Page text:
All related (63)
Carrie Zhang
Product Lead (fmr Head of Product Marketing), SquareNovember 16

At the end of the day, the common interest between a PM and a PMM is to build and grow a product or business. That means a few areas of common grounds:

  • Product strategy - are we building the right product for the right target customers?
  • Growth strategy - what are the in-product and marketing levers we can pull to increase subscribers and ARPU?
  • Pricing strategy - how do we monetize our product?

These questions require collaboration and aligment between PM and PMM. Who takes the lead very much depends on the organization and the strength of the individual.

Lindsey Weinig
Director of Product Marketing, TwilioMarch 15

I recommend making the effort and taking time to connect with the people behind the roles. Working so closely with people, but in an all-remote environment can be really challenging. I do this by asking about their weekends/vacations, remembering their family/pets/hobbies and asking about them. I also share snippets from my personal life to build the relationship. I've also found that any opportunity to meet in person (assuming everyone is comfortable with in-person) while in a more casual environment like for coffee, meal, shared volunteer opportunity, or team building can make great strides in building these connections. 

Manav Tandon
Head of Product Marketing, Webex Suite, Cisco | Formerly Adobe, Samsung, VerifoneFebruary 12

A couple of other areas beyond customer that PMMs and PMs can find common interests in are market trends and competitive landscape dynamics. PMMs can provide conduct their own research and provide insights around the directions the current market is heading towards, or even suggest adjacent markets that could be served by the product. Similarly, PMMs can bring insights into the competitive landscape, including, but not limited to, their feature sets, brand reputation, pricing and packaging, and marketing tactics. Both types of insights can help the product team with their longer-term vision and strategy.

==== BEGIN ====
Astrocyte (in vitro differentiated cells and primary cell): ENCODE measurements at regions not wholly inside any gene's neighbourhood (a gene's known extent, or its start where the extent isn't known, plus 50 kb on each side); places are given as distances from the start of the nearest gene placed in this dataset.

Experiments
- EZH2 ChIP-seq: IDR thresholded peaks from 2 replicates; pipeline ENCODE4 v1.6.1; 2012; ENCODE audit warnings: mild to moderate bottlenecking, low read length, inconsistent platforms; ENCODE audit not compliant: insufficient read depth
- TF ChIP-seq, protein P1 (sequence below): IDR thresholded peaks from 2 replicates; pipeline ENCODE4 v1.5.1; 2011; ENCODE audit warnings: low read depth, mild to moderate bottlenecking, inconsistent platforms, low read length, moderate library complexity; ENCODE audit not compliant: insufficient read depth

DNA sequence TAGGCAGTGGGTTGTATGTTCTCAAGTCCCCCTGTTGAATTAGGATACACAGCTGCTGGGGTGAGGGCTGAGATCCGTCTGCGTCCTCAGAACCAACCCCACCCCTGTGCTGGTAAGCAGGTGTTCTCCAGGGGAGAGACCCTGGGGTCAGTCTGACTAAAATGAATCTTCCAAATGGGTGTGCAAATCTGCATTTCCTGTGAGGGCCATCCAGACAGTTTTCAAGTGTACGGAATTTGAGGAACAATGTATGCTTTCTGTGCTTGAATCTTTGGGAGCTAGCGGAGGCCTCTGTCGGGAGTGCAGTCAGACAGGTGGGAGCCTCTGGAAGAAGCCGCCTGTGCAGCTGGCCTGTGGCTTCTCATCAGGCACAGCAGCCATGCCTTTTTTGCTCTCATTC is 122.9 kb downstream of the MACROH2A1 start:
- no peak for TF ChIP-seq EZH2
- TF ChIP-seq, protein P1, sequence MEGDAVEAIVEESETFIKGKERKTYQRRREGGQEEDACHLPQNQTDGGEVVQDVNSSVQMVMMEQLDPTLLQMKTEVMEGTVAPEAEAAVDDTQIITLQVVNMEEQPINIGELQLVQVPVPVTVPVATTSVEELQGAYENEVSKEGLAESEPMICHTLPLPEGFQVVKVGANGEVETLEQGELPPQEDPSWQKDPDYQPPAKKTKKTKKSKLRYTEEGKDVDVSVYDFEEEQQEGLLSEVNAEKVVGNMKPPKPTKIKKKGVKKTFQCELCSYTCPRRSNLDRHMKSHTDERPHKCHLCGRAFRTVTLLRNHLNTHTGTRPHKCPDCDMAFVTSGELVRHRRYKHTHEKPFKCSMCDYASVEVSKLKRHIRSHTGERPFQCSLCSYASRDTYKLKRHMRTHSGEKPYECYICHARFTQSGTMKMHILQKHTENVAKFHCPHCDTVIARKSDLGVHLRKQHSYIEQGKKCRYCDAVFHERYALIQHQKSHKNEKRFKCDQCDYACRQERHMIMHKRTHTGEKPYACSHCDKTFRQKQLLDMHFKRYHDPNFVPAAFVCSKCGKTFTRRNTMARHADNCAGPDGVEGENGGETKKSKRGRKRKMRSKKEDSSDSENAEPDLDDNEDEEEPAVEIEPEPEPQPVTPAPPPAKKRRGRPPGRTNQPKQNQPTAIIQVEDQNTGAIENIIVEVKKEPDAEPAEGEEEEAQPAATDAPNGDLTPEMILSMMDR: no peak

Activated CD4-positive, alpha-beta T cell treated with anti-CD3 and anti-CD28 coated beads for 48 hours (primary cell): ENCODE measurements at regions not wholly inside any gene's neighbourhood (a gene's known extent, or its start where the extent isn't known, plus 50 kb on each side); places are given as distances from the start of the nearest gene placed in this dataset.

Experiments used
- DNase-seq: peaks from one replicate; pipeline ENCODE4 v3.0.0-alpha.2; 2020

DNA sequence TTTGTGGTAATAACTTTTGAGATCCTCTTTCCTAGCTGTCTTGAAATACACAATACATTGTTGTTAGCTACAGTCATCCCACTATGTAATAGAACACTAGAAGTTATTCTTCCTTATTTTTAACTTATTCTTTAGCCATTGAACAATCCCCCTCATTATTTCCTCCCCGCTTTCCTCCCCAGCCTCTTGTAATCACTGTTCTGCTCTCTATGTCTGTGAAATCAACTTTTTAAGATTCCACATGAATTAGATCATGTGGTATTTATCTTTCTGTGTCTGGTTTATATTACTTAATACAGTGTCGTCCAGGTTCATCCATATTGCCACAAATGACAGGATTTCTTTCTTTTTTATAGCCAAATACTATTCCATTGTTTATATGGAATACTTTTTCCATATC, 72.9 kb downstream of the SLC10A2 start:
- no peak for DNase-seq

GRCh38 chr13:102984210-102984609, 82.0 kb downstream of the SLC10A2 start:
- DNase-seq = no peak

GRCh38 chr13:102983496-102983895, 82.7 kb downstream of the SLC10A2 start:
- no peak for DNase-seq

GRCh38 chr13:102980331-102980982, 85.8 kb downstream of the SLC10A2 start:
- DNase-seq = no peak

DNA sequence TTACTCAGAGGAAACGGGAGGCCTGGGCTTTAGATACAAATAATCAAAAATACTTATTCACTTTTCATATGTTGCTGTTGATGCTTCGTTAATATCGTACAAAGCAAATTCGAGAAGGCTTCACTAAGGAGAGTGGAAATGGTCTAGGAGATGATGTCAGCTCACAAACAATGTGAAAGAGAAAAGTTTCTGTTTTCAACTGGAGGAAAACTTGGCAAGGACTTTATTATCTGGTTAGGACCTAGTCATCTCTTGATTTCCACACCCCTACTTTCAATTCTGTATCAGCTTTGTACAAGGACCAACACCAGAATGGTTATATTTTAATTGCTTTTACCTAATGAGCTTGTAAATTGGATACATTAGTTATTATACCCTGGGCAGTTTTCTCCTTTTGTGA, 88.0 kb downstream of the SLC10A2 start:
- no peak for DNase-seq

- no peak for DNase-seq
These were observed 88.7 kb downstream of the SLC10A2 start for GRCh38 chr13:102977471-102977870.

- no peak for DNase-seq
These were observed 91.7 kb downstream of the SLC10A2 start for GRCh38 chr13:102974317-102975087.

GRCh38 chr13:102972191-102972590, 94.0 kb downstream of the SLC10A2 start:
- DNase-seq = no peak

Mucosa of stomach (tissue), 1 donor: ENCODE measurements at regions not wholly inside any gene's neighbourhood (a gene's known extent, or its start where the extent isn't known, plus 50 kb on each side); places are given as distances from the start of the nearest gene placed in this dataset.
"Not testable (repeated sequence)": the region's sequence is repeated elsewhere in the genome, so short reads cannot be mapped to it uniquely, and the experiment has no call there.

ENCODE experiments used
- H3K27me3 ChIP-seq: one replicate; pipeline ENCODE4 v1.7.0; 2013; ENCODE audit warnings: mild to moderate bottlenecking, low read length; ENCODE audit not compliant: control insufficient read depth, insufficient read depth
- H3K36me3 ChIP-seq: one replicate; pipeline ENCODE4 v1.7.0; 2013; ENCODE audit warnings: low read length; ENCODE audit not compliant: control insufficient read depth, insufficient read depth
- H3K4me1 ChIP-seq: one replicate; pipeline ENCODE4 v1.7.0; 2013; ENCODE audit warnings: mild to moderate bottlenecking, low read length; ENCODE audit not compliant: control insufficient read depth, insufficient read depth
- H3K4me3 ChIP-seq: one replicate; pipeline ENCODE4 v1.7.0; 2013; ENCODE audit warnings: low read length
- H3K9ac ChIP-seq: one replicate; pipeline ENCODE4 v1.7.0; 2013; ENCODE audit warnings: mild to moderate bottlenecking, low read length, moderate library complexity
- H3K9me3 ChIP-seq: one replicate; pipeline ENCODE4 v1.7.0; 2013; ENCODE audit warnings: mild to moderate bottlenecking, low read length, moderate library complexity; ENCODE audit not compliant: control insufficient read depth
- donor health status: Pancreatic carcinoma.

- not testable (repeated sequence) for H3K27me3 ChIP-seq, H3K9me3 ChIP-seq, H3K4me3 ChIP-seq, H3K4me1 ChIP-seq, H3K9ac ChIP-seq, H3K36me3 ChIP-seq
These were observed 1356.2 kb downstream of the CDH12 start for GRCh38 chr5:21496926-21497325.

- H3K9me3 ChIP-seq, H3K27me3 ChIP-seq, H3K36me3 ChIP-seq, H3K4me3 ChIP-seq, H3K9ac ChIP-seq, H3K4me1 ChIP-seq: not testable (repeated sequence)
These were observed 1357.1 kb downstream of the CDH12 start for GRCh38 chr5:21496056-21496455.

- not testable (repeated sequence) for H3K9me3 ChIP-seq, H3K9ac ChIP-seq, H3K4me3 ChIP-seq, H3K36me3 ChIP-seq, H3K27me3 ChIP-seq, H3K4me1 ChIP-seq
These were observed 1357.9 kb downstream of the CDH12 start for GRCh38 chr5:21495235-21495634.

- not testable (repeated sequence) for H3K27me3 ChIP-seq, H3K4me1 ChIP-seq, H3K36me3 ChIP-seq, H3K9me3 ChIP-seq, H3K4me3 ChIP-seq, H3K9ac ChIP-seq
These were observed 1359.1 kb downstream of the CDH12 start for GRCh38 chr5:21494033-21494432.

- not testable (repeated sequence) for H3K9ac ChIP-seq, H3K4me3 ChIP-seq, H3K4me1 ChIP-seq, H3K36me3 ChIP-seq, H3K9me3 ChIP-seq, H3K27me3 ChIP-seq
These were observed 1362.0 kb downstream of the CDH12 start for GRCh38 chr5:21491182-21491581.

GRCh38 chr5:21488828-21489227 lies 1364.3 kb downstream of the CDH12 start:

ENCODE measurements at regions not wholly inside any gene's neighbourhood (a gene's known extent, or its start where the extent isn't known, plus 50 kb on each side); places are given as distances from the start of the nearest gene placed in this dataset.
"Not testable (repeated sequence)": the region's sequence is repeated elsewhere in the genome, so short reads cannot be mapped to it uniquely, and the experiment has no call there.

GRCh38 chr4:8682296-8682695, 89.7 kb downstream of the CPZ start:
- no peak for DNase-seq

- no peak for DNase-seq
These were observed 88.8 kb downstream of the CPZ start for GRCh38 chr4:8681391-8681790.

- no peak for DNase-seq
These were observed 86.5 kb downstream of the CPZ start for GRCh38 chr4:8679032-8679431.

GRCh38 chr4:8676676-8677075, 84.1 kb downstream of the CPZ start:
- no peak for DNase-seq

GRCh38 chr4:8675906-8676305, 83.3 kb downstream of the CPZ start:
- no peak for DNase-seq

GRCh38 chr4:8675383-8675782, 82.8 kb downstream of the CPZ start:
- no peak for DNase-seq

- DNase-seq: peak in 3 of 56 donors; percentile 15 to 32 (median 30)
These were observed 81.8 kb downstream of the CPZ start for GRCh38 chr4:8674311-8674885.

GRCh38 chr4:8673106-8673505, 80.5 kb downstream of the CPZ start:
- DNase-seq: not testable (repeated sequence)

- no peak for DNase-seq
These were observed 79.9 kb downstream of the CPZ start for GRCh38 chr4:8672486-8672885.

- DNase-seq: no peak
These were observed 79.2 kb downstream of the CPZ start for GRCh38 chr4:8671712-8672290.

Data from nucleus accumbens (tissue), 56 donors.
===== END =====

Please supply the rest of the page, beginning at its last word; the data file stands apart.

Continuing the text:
Angela Zhang
Director, Product Marketing, DocuSignNovember 26

I think a strong PM-PMM relationship, on an team-level or individual-level, is based on three things: 1. focus on the customer - but we'll go beyond that!, 2. respect for what each other brings to the table, and 3. goal alignment within the org. 

Here are the areas I focus on to build on #2 and #3

  • Build PMM expertise on inbound research, around market opportunity and that overlaps with product vision and capability. This is a place where PMMs can really shine when we ask where is the market today and where do we expect it to go? What is the total opportunity and what can we expect to capture based on our product and customers? Inbound research helps establish PMM as the expert on market expansion and prospect capture. When I'm in roles that focus on 0 to 1 product concepts, inbounds help position PMM as a key to "de-risk" product innovation. 
  • Understand PM org’s goals - and articulate how partnership with PMM can help them succeed. In a previous role the focus was on mobile monetization, and the PM org at the time has never developed in-app monetization products. In that case, PMM brought robust market research and customer interview research that helped guide what I believed we need to build.
  • Celebrate each others’ wins. Celebrating wins and sharing credit goes a long way in establishing trust.